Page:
Wednesday, December 06, 2006

Plagiarism Recovery

Yesterday, I listened to a professor unspooling and laying out her despair over a plagiarism scandal in her 300-level history course. I mention this because there has been a lot of talk about plagiarism lately, and one of the tired arguments that gets trotted out year after year is something like: "Students cheat because the courses are so flimsy. If we returned to traditional academic standards, and inspired them, they wouldn't cheat." It's a strange argument in that it often made by conservatives, whose reasons for wanting more traditional academic standards are easy to fathom, and whose willingness to excuse lying, cheating, and stealing is baffling.

It's important in this case too, because I've been a visiting student in the class in question and it has been anything but flimsy. The history that has been assigned is top-notch, the literature that has been used to enrich that history is of world classic status, and the lectures have been witty, informative, and fascinating. I've literally found a dozen things that this Professor does that I plan to borrow in my own lectures. And yet, a quarter of the students plagiarised on their last essay.

It wasn't exactly a hard assignment: just one book was necessary to complete it, and the students could choose that book from a list. Previously, the Professor had required three books and extensive research to complete the assignment. This time she wanted close reading. Not to mention the fact that this was a 300-level course. And yet, a quarter of the students plagiarised on their essays.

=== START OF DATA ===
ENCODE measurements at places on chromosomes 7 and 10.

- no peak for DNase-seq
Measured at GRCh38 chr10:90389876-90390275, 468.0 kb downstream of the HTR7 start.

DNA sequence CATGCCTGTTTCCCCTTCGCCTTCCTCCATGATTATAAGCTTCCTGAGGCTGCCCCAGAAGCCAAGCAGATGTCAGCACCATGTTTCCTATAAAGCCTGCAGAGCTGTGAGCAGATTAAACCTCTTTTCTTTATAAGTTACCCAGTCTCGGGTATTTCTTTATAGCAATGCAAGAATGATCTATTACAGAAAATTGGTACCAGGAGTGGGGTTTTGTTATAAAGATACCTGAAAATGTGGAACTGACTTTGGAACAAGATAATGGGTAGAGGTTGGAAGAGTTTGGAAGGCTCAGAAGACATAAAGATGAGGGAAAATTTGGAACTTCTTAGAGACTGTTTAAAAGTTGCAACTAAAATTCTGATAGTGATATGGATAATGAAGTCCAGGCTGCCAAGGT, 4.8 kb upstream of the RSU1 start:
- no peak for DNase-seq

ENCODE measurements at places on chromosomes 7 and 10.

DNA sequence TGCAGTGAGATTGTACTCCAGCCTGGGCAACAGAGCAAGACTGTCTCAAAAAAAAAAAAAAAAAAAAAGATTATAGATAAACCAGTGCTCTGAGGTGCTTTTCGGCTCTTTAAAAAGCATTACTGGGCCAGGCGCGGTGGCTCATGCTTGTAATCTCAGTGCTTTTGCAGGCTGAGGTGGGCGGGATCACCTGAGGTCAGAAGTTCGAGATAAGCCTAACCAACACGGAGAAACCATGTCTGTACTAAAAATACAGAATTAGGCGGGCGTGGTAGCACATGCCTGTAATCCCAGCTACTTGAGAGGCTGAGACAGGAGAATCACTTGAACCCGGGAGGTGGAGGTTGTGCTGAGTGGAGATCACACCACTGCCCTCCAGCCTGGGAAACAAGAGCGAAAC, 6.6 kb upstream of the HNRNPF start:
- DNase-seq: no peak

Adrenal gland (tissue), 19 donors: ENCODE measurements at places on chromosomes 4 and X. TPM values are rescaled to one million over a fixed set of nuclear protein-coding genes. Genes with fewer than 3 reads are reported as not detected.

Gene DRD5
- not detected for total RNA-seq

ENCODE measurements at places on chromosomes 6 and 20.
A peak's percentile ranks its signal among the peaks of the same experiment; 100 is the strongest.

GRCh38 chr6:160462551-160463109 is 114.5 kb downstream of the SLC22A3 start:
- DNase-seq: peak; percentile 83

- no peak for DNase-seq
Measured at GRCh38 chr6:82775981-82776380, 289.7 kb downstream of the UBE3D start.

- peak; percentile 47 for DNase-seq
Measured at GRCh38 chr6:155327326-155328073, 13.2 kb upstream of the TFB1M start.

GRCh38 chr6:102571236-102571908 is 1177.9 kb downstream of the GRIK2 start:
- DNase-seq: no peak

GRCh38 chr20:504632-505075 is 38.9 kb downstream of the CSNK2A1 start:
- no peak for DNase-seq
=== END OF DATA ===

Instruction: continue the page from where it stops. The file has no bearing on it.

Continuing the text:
When your students cheat, it hits you right in the gut. It's like an assault- the first thing I ever think is 'What did I do to deserve this?' Even though it's become so endemic that many of us expect it, I think we still go through the stages of grief.

1. DENIAL: They couldn't have really copied this from somewhere else. It reads as a bit overly professional; but I can't just assume that my student isn't smart enough to write at this level. What kind of cynic am I?
(This usually lasts until you get a second identical essay.)

2. ANGER: Goddammit! I didn't ask that much of them and they still lied to me! Don't they have the slightest shred of honesty? What is the matter with these fucking kids?!

3. BARGAINING: Okay, maybe they had a good reason here to copy this. Maybe they really didn't know that it was plagiarism. Let me read to the end, and maybe they'll start writing their own ideas. I'll call them to my office and have them explain it to me.

4. DEPRESSION: They did it because they just don't care about academics. They just don't care about being honest in an academic course because education means nothing to them. I might as well be a habberdasher for all my relevance in this world. Why do I care so much about these kids, and this culture, and education, when they look at me with contempt?

5. ACCEPTANCE: Okay, they cheated. But, not all of the kids cheated, and the ones that did cheat did so because of a failing on their part. It's not my fault that they're dishonest. It's not personal. They cheated. I'll flunk them. End of story.

1 comment:

Chas S. Clifton said...

Yes, you have to get past the feeling that a student's plagiarism is a personal attack on your academic self-hood.

Realize that they do not take the discipline as seriously you do, that they have time-management problems, that they will be graduating with a mountain of debt and so on.

And then flunk 'em for the assignment, if not the course.